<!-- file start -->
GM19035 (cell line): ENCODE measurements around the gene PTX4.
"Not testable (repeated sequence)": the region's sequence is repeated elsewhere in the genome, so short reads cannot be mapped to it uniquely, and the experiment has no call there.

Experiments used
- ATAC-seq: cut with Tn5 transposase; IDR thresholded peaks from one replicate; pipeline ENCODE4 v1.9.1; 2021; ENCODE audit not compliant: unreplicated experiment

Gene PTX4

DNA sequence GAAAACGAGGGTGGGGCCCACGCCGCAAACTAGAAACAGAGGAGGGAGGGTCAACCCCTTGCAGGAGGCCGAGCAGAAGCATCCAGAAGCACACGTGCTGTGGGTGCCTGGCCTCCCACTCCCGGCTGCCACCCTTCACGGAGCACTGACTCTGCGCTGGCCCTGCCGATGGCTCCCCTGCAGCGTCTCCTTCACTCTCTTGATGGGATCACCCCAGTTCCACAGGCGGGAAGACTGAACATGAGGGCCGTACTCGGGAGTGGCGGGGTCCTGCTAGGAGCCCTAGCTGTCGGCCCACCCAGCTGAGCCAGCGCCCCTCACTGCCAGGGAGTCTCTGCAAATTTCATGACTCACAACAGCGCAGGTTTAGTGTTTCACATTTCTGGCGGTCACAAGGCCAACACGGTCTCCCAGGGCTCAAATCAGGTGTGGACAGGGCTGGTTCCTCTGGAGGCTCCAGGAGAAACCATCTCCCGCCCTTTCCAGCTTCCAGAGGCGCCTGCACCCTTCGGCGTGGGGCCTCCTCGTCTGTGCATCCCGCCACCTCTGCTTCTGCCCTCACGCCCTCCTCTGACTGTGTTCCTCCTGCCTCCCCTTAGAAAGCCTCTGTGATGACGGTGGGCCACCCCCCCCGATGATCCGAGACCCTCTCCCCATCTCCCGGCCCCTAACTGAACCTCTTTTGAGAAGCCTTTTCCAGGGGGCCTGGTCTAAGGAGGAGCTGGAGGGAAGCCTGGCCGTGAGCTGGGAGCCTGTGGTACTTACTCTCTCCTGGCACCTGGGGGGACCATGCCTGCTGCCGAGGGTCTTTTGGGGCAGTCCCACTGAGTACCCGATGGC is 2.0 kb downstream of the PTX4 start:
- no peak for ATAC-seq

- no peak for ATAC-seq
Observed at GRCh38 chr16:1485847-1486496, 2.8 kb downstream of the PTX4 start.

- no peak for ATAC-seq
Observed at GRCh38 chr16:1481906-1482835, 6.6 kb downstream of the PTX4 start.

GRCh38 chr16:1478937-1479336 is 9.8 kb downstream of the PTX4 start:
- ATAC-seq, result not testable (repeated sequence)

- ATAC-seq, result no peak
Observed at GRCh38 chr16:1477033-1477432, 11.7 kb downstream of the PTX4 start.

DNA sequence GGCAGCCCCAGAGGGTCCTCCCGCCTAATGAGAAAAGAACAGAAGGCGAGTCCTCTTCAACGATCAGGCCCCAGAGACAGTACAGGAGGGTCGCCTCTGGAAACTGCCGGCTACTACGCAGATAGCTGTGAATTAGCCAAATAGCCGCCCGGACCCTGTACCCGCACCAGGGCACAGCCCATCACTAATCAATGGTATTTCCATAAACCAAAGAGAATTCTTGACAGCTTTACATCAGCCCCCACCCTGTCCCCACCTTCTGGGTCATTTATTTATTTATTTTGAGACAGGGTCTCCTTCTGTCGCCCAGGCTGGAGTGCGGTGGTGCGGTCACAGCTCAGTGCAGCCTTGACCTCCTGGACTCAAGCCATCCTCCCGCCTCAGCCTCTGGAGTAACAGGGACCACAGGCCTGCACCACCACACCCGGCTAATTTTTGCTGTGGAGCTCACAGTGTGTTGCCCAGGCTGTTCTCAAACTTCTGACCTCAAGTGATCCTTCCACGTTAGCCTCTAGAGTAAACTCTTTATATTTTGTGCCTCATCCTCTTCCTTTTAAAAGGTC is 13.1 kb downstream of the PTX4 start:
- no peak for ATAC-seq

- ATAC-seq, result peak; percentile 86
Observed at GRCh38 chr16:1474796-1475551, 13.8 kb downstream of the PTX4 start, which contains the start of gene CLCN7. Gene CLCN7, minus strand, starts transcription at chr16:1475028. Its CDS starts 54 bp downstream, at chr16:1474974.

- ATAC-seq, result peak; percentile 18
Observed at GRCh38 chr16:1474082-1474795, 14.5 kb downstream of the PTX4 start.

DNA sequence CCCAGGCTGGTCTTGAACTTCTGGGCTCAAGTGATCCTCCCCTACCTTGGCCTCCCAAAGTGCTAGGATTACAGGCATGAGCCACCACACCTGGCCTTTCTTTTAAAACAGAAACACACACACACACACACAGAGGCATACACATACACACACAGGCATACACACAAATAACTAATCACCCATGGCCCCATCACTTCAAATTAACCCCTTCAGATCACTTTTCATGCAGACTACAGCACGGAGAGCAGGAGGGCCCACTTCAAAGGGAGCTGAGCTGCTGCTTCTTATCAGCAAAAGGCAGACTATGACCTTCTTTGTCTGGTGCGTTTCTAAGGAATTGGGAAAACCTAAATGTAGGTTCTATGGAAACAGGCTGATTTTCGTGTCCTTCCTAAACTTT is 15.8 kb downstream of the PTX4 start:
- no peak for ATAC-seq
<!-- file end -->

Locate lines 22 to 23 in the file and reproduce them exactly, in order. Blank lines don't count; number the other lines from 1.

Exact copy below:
DNA sequence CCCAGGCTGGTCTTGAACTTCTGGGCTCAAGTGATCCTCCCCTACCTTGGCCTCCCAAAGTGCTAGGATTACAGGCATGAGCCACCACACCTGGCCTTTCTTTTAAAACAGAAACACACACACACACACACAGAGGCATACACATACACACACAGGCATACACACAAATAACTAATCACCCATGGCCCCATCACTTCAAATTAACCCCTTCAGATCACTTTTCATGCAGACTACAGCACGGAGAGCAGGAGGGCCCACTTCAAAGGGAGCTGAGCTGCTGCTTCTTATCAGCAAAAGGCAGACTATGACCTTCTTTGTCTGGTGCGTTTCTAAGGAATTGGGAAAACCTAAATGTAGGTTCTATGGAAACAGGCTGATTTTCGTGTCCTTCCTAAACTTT is 15.8 kb downstream of the PTX4 start:
- no peak for ATAC-seq